Larson was cast as a man-on-the-street in an American Express ad called The Adventures of Seinfeld and Superman, featuring Superman fan Jerry Seinfeld. Patrick Warburton voiced the animated Superman. Larson also had a guest appearance on Lois & Clark, playing an elder Jimmy Olsen. Like Neill, Larson has participated in various conventions connected with Superman, also donated his time to provide commentaries for some of the episodes on the DVD releases during 2005 and 2006, and the 2006 documentary history of the Superman character, Look, Up in the Sky, and had small speaking roles in the 2006 film Superman Returns.
Robert Shayne received a recurring role as "Reggie," the blind newspaper vendor in The Flash in 1990-91 because the producers were aware of his Superman connection. Shayne was, in fact, legally blind by that time.
Phyllis Coates played the part of Lois Lane's mother, in a 1993 episode of Lois & Clark: The New Adventures of Superman, at the suggestion of Lois & Clark guest star (and George Reeves biographer) Jim Beaver.
As a syndicated show sold separately in every market, Adventures of Superman did not have a proper "premier" date. It was first seen in Los Angeles on KECA February 9, 1953 and first aired in New York on WABC-TV April 1, 1953. The Internet Movie Database (IMDb) notes the show's debut was September 19, 1952, and, though this date is not sourced, is generally accepted as the television premier date. It is believed to be the Chicago premier date and the earliest recorded premier date. Following cancellation, Adventures of Superman was seen in reruns.
Episode copyright dates are a matter of confusion due to title card editing after the show's cancellation. First season title cards were spliced onto second season episodes, for example, while third and fourth season episodes often had 1957 title cards. DVD releases compounded the confusion at a later date. The actual copyright dates, however, appear in the closing credits.
In 1976, Gary H. Grossman published Superman: Serial to Cereal, a volume considered by many a definitive study of the show. In 1987, Warner Home Video released selected episodes to VHS and LaserDisc. Each volume contained one black-and-white episode and one color episode, plus a Max Fleischer Superman animated short. In 2003, Truth, Justice, & The American Way: The Life And Times Of Noel Neill, The Original Lois Lane was published, and, in 2007, the film Hollywoodland was released to DVD.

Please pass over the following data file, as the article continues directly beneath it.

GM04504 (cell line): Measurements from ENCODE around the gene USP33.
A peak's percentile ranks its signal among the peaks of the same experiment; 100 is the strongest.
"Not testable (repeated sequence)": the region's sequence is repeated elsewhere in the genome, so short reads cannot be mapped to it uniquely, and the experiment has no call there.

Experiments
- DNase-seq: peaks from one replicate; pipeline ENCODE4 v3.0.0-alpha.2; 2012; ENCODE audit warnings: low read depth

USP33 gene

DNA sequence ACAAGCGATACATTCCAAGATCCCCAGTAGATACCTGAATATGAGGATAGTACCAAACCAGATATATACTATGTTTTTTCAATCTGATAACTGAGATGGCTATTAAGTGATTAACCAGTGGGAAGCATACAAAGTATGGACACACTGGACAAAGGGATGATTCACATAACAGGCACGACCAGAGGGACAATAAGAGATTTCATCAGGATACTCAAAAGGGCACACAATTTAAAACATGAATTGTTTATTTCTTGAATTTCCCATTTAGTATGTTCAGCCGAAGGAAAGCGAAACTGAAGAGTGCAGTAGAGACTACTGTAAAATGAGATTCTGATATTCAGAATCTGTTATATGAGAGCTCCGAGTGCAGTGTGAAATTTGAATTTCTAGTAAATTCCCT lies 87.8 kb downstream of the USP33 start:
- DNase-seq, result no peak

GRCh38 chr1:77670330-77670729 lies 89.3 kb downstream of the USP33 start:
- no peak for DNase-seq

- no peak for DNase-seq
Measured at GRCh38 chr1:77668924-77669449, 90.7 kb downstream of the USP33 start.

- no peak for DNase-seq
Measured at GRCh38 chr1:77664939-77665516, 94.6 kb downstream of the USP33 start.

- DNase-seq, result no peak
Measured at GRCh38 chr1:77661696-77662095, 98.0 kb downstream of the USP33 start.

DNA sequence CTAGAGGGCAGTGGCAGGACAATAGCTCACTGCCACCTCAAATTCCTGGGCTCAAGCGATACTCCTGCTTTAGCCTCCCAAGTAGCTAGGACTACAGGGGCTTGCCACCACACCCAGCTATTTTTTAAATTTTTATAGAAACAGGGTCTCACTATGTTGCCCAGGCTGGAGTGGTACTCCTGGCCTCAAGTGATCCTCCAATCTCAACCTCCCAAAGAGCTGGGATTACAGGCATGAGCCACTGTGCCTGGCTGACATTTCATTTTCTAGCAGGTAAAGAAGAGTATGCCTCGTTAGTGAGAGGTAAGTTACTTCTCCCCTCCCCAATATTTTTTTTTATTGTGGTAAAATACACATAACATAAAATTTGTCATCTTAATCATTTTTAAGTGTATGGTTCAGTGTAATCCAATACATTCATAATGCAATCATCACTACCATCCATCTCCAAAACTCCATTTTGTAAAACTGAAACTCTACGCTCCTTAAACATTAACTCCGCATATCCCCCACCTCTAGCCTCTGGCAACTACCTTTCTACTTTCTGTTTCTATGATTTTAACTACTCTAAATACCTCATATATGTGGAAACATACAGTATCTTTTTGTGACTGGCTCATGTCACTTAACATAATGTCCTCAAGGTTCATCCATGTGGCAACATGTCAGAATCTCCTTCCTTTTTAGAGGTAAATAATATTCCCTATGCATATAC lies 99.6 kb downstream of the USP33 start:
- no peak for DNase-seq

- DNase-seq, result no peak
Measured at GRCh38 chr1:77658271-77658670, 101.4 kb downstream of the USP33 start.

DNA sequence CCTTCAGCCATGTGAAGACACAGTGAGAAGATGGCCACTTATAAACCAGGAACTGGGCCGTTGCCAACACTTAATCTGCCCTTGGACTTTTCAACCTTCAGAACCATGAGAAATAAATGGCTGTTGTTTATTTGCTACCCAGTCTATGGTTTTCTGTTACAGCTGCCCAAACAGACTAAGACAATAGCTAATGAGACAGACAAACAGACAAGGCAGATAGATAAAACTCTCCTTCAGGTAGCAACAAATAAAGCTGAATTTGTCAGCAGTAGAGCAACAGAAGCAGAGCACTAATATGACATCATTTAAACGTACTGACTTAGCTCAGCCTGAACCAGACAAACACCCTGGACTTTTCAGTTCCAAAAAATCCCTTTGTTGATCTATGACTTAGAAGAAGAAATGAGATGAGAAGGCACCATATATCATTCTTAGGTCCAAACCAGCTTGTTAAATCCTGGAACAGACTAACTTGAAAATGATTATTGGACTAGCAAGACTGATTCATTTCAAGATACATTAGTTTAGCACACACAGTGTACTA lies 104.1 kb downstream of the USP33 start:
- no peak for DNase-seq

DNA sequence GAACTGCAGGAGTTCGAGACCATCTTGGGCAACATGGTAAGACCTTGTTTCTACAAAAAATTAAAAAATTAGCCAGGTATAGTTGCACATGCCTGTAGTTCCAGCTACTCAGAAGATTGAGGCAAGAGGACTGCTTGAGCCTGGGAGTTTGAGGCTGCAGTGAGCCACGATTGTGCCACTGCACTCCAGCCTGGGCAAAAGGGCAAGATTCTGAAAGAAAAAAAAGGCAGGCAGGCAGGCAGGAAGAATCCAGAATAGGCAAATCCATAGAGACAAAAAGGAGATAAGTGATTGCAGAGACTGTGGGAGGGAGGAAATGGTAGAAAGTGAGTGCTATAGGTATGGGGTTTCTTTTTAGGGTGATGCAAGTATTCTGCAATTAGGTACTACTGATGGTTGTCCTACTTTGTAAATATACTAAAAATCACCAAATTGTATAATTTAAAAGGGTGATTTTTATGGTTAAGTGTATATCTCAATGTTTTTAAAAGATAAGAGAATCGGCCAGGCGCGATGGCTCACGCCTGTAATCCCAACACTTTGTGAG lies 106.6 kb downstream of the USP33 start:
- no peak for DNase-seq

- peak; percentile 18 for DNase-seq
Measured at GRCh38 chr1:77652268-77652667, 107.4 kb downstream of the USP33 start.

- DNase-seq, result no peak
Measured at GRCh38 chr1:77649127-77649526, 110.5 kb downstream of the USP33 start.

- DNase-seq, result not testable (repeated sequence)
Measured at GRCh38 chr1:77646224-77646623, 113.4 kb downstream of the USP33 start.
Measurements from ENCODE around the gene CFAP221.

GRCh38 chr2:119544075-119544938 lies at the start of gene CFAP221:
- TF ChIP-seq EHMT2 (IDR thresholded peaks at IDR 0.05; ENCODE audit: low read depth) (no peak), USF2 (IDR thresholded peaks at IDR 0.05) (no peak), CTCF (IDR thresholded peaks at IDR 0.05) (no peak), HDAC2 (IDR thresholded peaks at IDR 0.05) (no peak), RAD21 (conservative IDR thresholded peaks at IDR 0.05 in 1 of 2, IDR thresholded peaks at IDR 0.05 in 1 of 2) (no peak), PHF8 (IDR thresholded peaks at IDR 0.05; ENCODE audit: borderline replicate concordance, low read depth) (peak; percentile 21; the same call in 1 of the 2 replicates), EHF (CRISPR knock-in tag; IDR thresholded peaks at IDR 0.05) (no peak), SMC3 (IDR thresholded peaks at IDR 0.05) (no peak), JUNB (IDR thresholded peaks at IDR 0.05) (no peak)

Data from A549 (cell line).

Individual season DVD releases began in 2005 with the show available in its entirety in 2006. The DVDs feature documentaries enhancing the viewer's experience of the show.
On April 8, 1953, Variety reviewed the April 1 New York premiere:
It's to National Comics credit that its television version is restrained on the scripting side and well done technically ... Filming is top-notch, with no expense spared to get those special effects. George Reeves, who acts Superman, doesn't have too much of a role in the initial pix, since most of it deals with boyhood of the hero, but he registered nicely as the meek reporter and as the hero. Phyllis Coates was okay as Lois Lane, the girl reporter, while John Hamilton fits the fictitious concept of the editor. Other roles were well handled.
In 2007, the show's complete six seasons received the Saturn Award from the Academy of Science Fiction, Fantasy, and Horror Films for "Best Retro Television Series Release on DVD". In 2006, the show's first season received a Saturn Award nomination for "Best Retro Television Release on DVD". In 2003, George Reeves received a nomination for TV Land's "Superest Superhero" award. Two years later, he received a nomination for TV Land's "Out of This World" award.
The show received a proclamation in July 2001 on its 50th Anniversary from the Los Angeles County Board of Supervisors in a ceremony attended by Jack Larson, Noel Neill, Robert Rockwell, Jeff Corey, Mrs. Robert Shayne and Mrs. Jerome Siegel. The proclamation scroll was accepted by DC Comics Vice President Paul Levitz.